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Friday, October 4, 2013

Let's Go to Oslo!

The map is skewed.  Norway had the 6th largest land area in Western Europe

Oslo's Fjord

When I mention Oslo, what grabs you?  Bright nights?  Blizzards and cross country skiing?  Something more personal?
Sweaters flit through my mind.  Honestly.  Thick wooly pullovers in geometric patterns of red and white and black.  I’d never thought about Norway until a college friend offered to let a group of us buy Norwegian sweaters at a discount.  That was back in 1965.  He had a catalogue and an overseas girlfriend.  She may have been American.  There are some 4.5 million Norwegian-Americans, mostly in the upper mid-west.  Big number considering the population of the home country is just a tad over 5 million, making it the smallest in population of the Scandinavian countries, the other two being Sweden and Denmark.

Since that long ago and far away time, Norway’s passed through the gray cells on occasion. Reindeer herds roaming the tundra.  Those perennially popular shoes, Bass Weejuns. They’re now made in El Salvador, but the name is a shortened form of ‘Norwegian.’

Midnight sun. In Svalbard, Norway, the northernmost inhabited region of Europe, there is no sunset from approximately 19 April to 23 August.  About 30% of Norway is in the Artic Circle.  What in the flames of Hades does this have to do with Oslo?

Not much, but Oslo does get cooooold.  Although it’s well below the Artic Circle, on the eastern coast, very close to Sweden.  No wonder everyone treats the whole area as Scandinavia.  Not only are the three countries close together, but Denmark, Sweden, and Norway have been so mixed and matched over the centuries, it’s amazing the puzzle ever got sorted out.  In the magic year of 1905 Norway finally became independent from Sweden.  No bloodshed involved.

One may well asked if the languages are similar.  Although, I can’t even say “Bring me a beer” or “Nice tits!” in any of the three, the locals told me that if you speak one of the Scandinavian languages, you can understand the other two.  Finnish and Icelandic are in different ball parks.

So, what’s to do in Oslo?  You mean after drinking the beer and drooling over the women, right?

First off, if you’re on a cruise, enjoy the entry through Oslo’s fjord, although geographically speaking, it not a fjord at all.  No steep mountains that race down to the water’s edge. But, it’s commonly called a fjord and the island views are still magnificent.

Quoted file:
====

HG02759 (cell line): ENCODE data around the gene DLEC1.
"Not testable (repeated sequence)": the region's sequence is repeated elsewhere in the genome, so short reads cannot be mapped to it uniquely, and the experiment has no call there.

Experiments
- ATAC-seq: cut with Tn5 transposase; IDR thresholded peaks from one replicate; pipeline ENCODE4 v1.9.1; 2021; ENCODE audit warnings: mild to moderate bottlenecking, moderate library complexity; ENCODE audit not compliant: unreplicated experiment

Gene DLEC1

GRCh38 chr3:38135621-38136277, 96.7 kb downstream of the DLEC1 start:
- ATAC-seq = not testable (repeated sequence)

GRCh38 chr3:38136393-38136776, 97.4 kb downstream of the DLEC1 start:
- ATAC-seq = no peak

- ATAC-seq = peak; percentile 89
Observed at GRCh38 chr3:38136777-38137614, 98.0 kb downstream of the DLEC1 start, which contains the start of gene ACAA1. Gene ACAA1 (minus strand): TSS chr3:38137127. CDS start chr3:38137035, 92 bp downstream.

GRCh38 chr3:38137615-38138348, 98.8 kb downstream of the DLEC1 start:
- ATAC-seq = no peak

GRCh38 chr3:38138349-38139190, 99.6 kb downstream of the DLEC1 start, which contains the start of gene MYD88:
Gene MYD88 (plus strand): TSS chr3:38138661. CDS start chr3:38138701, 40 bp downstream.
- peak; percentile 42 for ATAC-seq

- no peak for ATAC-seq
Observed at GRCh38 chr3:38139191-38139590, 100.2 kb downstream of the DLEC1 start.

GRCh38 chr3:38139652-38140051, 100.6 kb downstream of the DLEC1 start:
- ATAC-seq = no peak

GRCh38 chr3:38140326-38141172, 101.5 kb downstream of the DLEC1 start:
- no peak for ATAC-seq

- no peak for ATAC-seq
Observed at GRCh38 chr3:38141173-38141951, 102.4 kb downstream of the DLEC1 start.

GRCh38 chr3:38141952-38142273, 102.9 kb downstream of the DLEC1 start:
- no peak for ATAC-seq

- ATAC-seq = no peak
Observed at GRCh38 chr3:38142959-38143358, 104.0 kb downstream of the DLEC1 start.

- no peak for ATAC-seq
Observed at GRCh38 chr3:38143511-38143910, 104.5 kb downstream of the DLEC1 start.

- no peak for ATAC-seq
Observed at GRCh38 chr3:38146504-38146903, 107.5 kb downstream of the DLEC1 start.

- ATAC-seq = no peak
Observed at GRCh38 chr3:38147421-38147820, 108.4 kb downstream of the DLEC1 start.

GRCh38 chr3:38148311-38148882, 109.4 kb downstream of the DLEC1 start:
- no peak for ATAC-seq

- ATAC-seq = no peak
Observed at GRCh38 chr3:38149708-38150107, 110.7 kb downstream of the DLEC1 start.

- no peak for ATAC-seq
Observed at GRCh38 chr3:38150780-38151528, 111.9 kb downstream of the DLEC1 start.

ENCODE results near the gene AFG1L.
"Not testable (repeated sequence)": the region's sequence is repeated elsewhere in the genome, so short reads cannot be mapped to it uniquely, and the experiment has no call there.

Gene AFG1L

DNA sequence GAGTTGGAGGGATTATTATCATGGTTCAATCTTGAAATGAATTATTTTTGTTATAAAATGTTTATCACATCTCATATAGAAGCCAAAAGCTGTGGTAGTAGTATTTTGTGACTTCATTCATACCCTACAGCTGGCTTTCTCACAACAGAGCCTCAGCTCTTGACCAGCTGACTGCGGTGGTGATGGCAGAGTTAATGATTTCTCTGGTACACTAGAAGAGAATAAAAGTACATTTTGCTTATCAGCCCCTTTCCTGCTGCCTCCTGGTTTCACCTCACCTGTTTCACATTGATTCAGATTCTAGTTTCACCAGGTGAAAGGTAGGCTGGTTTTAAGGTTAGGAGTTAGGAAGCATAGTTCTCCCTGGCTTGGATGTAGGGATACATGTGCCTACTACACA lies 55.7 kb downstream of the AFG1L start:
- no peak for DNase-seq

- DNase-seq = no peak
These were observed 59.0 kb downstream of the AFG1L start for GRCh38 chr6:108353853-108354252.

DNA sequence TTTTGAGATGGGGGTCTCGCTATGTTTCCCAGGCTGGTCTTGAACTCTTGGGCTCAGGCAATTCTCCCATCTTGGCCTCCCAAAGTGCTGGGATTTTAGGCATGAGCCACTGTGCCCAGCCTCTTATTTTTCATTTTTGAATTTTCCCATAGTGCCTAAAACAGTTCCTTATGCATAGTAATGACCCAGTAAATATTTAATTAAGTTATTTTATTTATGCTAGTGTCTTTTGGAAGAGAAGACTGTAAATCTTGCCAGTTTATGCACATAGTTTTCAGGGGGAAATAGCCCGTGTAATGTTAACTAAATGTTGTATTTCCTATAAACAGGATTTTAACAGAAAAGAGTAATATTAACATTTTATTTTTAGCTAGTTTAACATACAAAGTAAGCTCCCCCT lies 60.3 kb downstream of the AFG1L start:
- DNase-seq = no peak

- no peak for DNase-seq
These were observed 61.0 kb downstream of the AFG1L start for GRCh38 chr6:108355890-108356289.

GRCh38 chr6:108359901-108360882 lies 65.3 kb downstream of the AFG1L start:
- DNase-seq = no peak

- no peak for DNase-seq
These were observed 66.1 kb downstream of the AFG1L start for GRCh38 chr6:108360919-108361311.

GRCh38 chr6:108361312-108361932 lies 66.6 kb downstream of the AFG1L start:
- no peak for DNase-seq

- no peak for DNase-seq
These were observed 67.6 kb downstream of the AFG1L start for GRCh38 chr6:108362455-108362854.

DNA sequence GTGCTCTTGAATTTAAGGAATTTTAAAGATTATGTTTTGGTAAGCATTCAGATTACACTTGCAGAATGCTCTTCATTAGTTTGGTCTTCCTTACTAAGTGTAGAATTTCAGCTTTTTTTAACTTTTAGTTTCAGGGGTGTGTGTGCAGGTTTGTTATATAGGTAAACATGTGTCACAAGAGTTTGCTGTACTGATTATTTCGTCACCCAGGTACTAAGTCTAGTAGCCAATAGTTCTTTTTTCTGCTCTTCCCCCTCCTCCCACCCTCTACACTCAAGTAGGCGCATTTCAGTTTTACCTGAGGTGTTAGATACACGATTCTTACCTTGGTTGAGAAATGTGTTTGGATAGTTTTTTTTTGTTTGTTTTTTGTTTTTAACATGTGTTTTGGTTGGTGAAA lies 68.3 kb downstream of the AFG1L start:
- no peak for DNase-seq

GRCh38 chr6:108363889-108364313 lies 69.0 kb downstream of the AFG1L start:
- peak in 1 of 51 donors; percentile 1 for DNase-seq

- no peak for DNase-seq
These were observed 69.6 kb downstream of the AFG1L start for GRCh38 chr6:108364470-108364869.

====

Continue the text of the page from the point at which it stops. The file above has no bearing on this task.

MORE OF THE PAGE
Frogner Park.  Contains the ‘don’t you dare miss it’ Vigeland Sculpture Arrangement.  The park is the largest in the city and the Arrangement is the largest sculpture park by a single artist.  What kinds of sculpture?  Men, women, children, captured in stone in astonishing poses.  Singles. Groups.  You start by giving the vast space a quick once over and a yawn, but soon the emotions grab you, the strains of happiness, anger, and angst.  Even when your visit is over, the statues will haunt you.

The Munch Museum.  Edvard Munch is one of the world’s best-known expressionist painters.  Think the expressionist were all French?  Started out that way.  Check out Munch’s most famous painting, The Scream, and notice the similarities.  By the way, he did four versions of The Scream, three of which are in Norway.  See two examples below, one a version of the painting and the other a wood block. *

The Viking Ship Museum contains three rare examples of the ships of legend, all of them found by two, bored teenage boys who in 1879 decided to dig in a large mound near their family’s farm.

The Norwegian Museum of Cultural History let’s you step back in time and see how Norwegians lived through the centuries.  There’s a museum and also a village, complete with costumed enactors doing crafts and making old-style foods.  You take one look at those old houses, with barely a shred of insulation, fireplace heating, no running water, and you find yourself wondering how the hell did they keep from freezing!

Speaking of culture, think back to your high school English classes.  The name Henrik Ibsen bring back memories?  “Doll’s House” ring a bell?  Shakespeare and Ibsen are the world’s most performed dramatists.   Ibsen draged drama kicking and screaming into the modern world.

Norwegians did a lot of Polar exploration. The Fram Museum honors them.

Another neat thing about all the museums is that they’re only walking distance apart.

One tidbit of info:  Grab a hop-on-hop-off bus that will give you a quick tour of the entire city and cater to your yearning to jump off and take a closer look.  But, choose your bus company carefully.  We unfortunately picked a middle-eastern company that pissed me off with lengthy delay after lengthy delay.  Patronize a Norwegian bus company!  Their buses run every 15 minutes.  I know for certain..  I had plenty of time to check my watch.

Oslo is modern and expense, but it’s also built on history and thrift.  The bad thing about a cruise is that you often must rush.  Oslo is not the kind of city you can explore in a few hours.  Sure you can see the sights, but with any city worth mentioning you need to hang out in the pubs, check out the restaurants, chat with the locals.  Oslo is no exception.

Shopping, drinking, eating...all in Oslo

Oslo's Opera House

One thing I can say with certainty, the sweaters have gotten a lot more expensive!

More tidbits:

Norwegian Krone is the currency.  No Euros here!

Constitutional monarchy, with a parliamentary system and royalty is King Harald V, King of Norway, Prince of Denmark, and Prince of Schleswig-Holstein-Sonderburg-Glücksburg.  See what I mean about Sweden, Denmark, and Norway’s histories being tangled.

* Want to know more about Edvard Munch’s life  The 1976 eponymous film, by Peter Watkins, was called by Swedish director Ingmar Bergman, “a work of genius.’

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